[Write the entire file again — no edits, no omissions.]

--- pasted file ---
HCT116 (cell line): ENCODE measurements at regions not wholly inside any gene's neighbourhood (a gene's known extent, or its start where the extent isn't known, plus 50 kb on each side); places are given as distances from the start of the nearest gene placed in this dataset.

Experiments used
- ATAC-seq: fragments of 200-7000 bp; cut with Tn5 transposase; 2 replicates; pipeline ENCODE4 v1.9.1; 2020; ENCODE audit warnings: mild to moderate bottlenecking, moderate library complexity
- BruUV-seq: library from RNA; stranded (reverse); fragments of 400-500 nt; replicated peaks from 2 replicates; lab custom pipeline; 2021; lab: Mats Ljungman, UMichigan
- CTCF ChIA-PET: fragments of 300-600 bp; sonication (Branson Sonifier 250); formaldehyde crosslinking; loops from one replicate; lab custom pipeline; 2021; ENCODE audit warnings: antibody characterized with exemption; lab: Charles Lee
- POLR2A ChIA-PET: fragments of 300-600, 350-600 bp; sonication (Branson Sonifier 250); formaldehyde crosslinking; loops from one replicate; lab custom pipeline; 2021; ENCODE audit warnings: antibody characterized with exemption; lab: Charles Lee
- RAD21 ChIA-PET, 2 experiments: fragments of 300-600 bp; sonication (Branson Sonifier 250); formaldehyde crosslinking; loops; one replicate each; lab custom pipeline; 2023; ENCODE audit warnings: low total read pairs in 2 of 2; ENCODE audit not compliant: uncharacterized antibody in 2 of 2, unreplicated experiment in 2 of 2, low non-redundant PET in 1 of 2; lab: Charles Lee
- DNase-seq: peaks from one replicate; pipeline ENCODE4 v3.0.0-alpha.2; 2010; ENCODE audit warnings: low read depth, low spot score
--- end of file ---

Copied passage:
HCT116 (cell line): ENCODE measurements at regions not wholly inside any gene's neighbourhood (a gene's known extent, or its start where the extent isn't known, plus 50 kb on each side); places are given as distances from the start of the nearest gene placed in this dataset.

Experiments used
- ATAC-seq: fragments of 200-7000 bp; cut with Tn5 transposase; 2 replicates; pipeline ENCODE4 v1.9.1; 2020; ENCODE audit warnings: mild to moderate bottlenecking, moderate library complexity
- BruUV-seq: library from RNA; stranded (reverse); fragments of 400-500 nt; replicated peaks from 2 replicates; lab custom pipeline; 2021; lab: Mats Ljungman, UMichigan
- CTCF ChIA-PET: fragments of 300-600 bp; sonication (Branson Sonifier 250); formaldehyde crosslinking; loops from one replicate; lab custom pipeline; 2021; ENCODE audit warnings: antibody characterized with exemption; lab: Charles Lee
- POLR2A ChIA-PET: fragments of 300-600, 350-600 bp; sonication (Branson Sonifier 250); formaldehyde crosslinking; loops from one replicate; lab custom pipeline; 2021; ENCODE audit warnings: antibody characterized with exemption; lab: Charles Lee
- RAD21 ChIA-PET, 2 experiments: fragments of 300-600 bp; sonication (Branson Sonifier 250); formaldehyde crosslinking; loops; one replicate each; lab custom pipeline; 2023; ENCODE audit warnings: low total read pairs in 2 of 2; ENCODE audit not compliant: uncharacterized antibody in 2 of 2, unreplicated experiment in 2 of 2, low non-redundant PET in 1 of 2; lab: Charles Lee
- DNase-seq: peaks from one replicate; pipeline ENCODE4 v3.0.0-alpha.2; 2010; ENCODE audit warnings: low read depth, low spot score